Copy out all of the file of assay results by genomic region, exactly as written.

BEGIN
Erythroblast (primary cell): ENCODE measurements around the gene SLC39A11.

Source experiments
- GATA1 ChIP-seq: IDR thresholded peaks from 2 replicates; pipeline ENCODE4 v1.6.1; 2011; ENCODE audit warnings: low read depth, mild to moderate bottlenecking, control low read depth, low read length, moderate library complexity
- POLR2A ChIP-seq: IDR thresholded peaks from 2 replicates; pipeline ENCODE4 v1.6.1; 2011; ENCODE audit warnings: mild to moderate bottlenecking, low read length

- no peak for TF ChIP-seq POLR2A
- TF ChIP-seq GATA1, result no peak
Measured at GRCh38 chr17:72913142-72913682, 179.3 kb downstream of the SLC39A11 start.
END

Erythroblast (primary cell): ENCODE measurements around the gene SLC39A11.

Source experiments
- GATA1 ChIP-seq: IDR thresholded peaks from 2 replicates; pipeline ENCODE4 v1.6.1; 2011; ENCODE audit warnings: low read depth, mild to moderate bottlenecking, control low read depth, low read length, moderate library complexity
- POLR2A ChIP-seq: IDR thresholded peaks from 2 replicates; pipeline ENCODE4 v1.6.1; 2011; ENCODE audit warnings: mild to moderate bottlenecking, low read length

- no peak for TF ChIP-seq POLR2A
- TF ChIP-seq GATA1, result no peak
Measured at GRCh38 chr17:72913142-72913682, 179.3 kb downstream of the SLC39A11 start.